Care Home in Bristol Fined £125,000 After Teenager’s Death

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Care Home in Bristol Fined £125,000

Care Home in Bristol Fined £125,000 – A Bristol care facility that failed to take adequate precautions against dangerous patients who could endanger themselves or others was fined.

Following Melissa Mathieson’s death at Alexandra House on October 12, 2014, a thorough investigation and prosecution by the Health and Safety Executive (HSE) have been initiated. After the 18-year-old was slain, Jason Conroy was charged with murder and sentenced to life in prison the next year by the Crown Prosecution Service.

One of three residences managed by Alexandra Homes (Bristol) Limited is Alexandra House on Wells Road in Bristol. It is a licensed residential care facility for adults with autism spectrum disorders and Asperger syndrome that is accredited by the Care Quality Commission (CQC).

After moving to the house in August 2014, Melissa from Crawley and Jason from a school in Shropshire were both relatively new residents.

Before coming to Alexandra House, Jason Conroy had left a staff member at his school comatose by strangling her. This episode, along with a few others, demonstrated the importance of close observation.

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When Jason reached eighteen, Alexandra House was determined to be an appropriate environment for him. His school sent information to Alexandra House alerting them to his actions. A risk assessment that was part of this stated that he was dangerous to others and that he had acted in a sexually aggressive manner against women.

He could be violent toward others, according to a report, and he could engage in sexually hazardous behavior that could endanger staff members and younger students.

Jason Conroy was given a life sentence and a minimum of 19 years in prison in 2015 for killing Melissa for sexual purposes.

The HSE examination that followed Melissa’s passing discovered that Alexandra House lacked the necessary number of appropriately qualified and trained employees to handle Jason Conroy. Furthermore, they were not given enough information about the risks that he posed. The safety of persons in Alexandra House was not sufficiently ensured, especially during the night, by the inadequate monitoring of him and the lack of control mechanisms in place.

On December 1, Alexandra Homes (Bristol) Limited, located in Kingswood, Bristol, entered a guilty plea at Bristol Crown Court to violating the Management of Health and Safety at Work Regulations 1999 and Section 3(1) of the Health and Safety at Work Act 1974. They were sentenced to pay £41,000 and fined £125,000.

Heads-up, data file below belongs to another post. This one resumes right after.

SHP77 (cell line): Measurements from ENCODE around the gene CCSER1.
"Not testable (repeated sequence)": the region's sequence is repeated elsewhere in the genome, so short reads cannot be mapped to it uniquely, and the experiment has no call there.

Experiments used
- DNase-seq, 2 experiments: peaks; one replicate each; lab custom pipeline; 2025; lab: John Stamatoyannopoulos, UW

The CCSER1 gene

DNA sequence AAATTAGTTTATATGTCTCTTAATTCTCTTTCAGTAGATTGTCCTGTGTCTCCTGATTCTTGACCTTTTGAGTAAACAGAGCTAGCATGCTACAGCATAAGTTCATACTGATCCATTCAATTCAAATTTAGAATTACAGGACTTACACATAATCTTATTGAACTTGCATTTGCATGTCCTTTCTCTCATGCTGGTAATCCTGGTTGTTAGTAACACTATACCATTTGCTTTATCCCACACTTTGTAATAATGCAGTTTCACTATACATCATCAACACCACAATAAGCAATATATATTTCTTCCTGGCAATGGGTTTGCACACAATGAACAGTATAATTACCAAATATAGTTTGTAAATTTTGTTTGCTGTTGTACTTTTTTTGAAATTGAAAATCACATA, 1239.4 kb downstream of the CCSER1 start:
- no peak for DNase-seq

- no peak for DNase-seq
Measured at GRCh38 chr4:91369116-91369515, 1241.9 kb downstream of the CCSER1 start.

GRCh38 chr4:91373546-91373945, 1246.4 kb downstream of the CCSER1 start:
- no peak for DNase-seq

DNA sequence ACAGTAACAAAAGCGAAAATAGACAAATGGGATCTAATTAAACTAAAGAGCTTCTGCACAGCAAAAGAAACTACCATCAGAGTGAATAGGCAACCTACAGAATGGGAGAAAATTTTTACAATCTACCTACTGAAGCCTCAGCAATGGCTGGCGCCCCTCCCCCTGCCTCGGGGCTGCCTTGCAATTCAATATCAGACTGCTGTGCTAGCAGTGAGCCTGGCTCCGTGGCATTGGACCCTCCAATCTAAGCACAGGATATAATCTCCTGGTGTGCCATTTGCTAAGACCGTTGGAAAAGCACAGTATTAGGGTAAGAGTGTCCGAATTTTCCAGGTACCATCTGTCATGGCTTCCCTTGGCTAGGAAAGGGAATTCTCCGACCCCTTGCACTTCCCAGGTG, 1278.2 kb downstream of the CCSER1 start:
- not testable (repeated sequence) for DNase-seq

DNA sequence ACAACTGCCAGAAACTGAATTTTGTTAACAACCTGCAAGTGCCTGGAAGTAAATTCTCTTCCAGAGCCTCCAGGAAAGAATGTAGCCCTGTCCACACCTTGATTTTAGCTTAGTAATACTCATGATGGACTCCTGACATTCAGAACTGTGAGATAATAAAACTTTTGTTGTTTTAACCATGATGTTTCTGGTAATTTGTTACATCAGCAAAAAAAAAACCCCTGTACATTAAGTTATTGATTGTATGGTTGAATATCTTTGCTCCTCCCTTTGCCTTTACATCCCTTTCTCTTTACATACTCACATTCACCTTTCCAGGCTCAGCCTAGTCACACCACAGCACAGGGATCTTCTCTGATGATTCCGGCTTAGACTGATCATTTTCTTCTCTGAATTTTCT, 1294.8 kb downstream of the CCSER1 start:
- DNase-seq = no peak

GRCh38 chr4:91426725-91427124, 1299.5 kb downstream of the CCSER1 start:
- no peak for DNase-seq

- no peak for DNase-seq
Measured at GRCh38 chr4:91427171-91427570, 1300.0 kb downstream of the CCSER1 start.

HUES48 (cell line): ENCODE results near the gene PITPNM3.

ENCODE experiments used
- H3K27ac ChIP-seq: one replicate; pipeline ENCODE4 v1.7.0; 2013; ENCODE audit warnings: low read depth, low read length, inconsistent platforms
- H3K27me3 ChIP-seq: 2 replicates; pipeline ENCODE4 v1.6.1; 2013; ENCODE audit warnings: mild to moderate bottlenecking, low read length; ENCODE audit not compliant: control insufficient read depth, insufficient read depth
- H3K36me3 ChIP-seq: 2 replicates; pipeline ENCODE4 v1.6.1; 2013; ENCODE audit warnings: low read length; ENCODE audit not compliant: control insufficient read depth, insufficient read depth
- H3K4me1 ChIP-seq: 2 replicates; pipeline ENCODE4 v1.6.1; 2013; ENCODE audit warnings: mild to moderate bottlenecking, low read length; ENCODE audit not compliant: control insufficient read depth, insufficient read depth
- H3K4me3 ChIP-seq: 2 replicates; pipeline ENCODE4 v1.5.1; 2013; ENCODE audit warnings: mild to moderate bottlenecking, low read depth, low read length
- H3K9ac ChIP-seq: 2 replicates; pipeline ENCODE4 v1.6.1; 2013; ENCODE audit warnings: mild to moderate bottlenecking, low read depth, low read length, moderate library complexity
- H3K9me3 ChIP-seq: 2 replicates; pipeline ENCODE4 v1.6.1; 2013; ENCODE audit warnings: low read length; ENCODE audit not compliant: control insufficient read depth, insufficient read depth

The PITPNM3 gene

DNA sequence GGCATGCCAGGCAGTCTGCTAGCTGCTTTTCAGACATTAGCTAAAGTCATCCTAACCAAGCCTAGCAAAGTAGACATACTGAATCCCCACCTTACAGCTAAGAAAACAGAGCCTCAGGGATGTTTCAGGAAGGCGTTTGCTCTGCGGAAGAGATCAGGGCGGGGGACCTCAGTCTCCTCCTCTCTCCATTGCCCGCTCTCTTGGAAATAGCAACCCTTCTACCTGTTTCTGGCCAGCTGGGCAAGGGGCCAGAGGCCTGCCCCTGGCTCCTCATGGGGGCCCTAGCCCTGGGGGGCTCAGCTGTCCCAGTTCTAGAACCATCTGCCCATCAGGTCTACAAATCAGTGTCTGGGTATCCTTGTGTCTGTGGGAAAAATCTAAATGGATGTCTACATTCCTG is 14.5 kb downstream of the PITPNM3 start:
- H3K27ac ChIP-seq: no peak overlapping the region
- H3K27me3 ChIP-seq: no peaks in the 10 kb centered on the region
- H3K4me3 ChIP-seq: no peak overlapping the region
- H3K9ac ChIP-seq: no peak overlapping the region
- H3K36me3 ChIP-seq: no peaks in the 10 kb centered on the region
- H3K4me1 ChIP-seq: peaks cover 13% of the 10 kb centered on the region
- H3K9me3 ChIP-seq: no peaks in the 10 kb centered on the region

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“Melissa was a lovely daughter, friendly, loved her cuddles, energetic and fun to be with,” said Melissa’s father, James Mathieson. She was adored by many, and when she was permitted to be killed while sleeping, many hearts were crushed.

“We made it plain to Alexandra Homes representatives how vulnerable Melissa was when she was able to secure housing at Alexandra House. They seemed to overlook the fact that we were entrusting them with her safety.

“They told us they would look after her, she would be safe and they would help her live a full life. That was not true, as they failed on all accounts, and we lost a beautiful daughter, sister, and granddaughter.

“Although Jason Conroy murdered our daughter, I feel he was another failure of Alexandra Homes as he was in the wrong place with the wrong supervision.”

Speaking after the hearing, HSE inspector Caroline Coleman said: “This has been a complex and sensitive investigation. It has taken time, but we now have the right outcome.

“Alexandra Homes was given clear warning signs about Jason Conroy’s behaviour but simply didn’t act upon them. As a result, Melissa Mathieson, a vulnerable young woman lost her life in a setting that was meant to protect and help her.

“While the Care Quality Commission is now the regulator for patient health and safety matters, the legislation is there to help keep people safe and must be followed. Our thoughts remain with Melissa’s family and friends.”

This HSE prosecution was led by HSE lawyer Krystal Savoie.